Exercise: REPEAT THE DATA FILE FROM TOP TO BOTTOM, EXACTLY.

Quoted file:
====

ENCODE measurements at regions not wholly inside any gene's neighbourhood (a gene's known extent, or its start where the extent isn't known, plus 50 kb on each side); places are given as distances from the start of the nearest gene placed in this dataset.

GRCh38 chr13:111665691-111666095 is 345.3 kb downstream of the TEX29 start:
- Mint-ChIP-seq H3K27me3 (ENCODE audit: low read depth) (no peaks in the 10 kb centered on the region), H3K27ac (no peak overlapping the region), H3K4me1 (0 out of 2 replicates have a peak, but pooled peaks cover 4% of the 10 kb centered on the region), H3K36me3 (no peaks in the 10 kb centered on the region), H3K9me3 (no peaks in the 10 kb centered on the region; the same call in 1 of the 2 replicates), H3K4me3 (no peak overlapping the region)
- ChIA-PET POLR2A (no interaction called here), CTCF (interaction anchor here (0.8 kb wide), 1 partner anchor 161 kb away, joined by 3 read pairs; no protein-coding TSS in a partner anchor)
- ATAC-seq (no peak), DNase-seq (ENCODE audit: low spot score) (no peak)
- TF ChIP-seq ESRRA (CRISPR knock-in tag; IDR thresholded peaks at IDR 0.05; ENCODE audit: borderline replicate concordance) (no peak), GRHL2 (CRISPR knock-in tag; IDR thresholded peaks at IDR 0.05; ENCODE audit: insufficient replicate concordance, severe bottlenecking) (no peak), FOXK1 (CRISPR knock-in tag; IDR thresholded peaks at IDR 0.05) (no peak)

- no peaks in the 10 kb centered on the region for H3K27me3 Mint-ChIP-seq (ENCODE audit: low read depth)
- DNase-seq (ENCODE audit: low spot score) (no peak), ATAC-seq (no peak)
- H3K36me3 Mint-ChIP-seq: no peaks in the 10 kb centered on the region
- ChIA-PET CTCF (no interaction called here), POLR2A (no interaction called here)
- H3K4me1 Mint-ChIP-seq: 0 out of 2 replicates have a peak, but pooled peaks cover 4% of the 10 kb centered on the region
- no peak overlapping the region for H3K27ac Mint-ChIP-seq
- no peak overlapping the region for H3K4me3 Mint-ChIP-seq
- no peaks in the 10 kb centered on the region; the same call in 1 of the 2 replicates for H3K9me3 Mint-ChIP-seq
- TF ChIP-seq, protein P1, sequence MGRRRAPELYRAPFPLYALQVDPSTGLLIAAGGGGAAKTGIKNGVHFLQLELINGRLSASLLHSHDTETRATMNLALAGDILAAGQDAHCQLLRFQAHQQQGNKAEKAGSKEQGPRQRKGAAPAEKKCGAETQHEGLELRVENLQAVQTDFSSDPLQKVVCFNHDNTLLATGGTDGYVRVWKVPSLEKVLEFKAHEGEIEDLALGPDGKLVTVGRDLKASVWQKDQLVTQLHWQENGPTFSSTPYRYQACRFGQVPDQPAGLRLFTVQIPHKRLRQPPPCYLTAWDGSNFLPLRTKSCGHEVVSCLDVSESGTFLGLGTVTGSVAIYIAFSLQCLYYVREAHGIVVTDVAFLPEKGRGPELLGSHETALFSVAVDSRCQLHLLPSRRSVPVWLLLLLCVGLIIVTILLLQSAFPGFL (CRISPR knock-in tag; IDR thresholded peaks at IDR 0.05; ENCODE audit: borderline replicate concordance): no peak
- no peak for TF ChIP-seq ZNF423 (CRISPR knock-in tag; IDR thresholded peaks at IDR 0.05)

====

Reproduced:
ENCODE measurements at regions not wholly inside any gene's neighbourhood (a gene's known extent, or its start where the extent isn't known, plus 50 kb on each side); places are given as distances from the start of the nearest gene placed in this dataset.

GRCh38 chr13:111665691-111666095 is 345.3 kb downstream of the TEX29 start:
- Mint-ChIP-seq H3K27me3 (ENCODE audit: low read depth) (no peaks in the 10 kb centered on the region), H3K27ac (no peak overlapping the region), H3K4me1 (0 out of 2 replicates have a peak, but pooled peaks cover 4% of the 10 kb centered on the region), H3K36me3 (no peaks in the 10 kb centered on the region), H3K9me3 (no peaks in the 10 kb centered on the region; the same call in 1 of the 2 replicates), H3K4me3 (no peak overlapping the region)
- ChIA-PET POLR2A (no interaction called here), CTCF (interaction anchor here (0.8 kb wide), 1 partner anchor 161 kb away, joined by 3 read pairs; no protein-coding TSS in a partner anchor)
- ATAC-seq (no peak), DNase-seq (ENCODE audit: low spot score) (no peak)
- TF ChIP-seq ESRRA (CRISPR knock-in tag; IDR thresholded peaks at IDR 0.05; ENCODE audit: borderline replicate concordance) (no peak), GRHL2 (CRISPR knock-in tag; IDR thresholded peaks at IDR 0.05; ENCODE audit: insufficient replicate concordance, severe bottlenecking) (no peak), FOXK1 (CRISPR knock-in tag; IDR thresholded peaks at IDR 0.05) (no peak)

- no peaks in the 10 kb centered on the region for H3K27me3 Mint-ChIP-seq (ENCODE audit: low read depth)
- DNase-seq (ENCODE audit: low spot score) (no peak), ATAC-seq (no peak)
- H3K36me3 Mint-ChIP-seq: no peaks in the 10 kb centered on the region
- ChIA-PET CTCF (no interaction called here), POLR2A (no interaction called here)
- H3K4me1 Mint-ChIP-seq: 0 out of 2 replicates have a peak, but pooled peaks cover 4% of the 10 kb centered on the region
- no peak overlapping the region for H3K27ac Mint-ChIP-seq
- no peak overlapping the region for H3K4me3 Mint-ChIP-seq
- no peaks in the 10 kb centered on the region; the same call in 1 of the 2 replicates for H3K9me3 Mint-ChIP-seq
- TF ChIP-seq, protein P1, sequence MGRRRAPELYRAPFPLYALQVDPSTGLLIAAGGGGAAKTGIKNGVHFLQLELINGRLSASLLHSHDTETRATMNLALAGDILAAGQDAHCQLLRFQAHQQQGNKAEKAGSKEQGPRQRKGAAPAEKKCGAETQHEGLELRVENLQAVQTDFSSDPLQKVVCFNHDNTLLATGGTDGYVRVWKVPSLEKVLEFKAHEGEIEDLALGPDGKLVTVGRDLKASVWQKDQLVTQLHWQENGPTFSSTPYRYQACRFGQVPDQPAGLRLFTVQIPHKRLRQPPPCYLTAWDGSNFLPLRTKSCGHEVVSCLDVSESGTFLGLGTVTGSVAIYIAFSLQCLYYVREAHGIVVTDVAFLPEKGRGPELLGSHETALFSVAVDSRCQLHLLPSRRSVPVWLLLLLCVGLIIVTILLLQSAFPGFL (CRISPR knock-in tag; IDR thresholded peaks at IDR 0.05; ENCODE audit: borderline replicate concordance): no peak
- no peak for TF ChIP-seq ZNF423 (CRISPR knock-in tag; IDR thresholded peaks at IDR 0.05)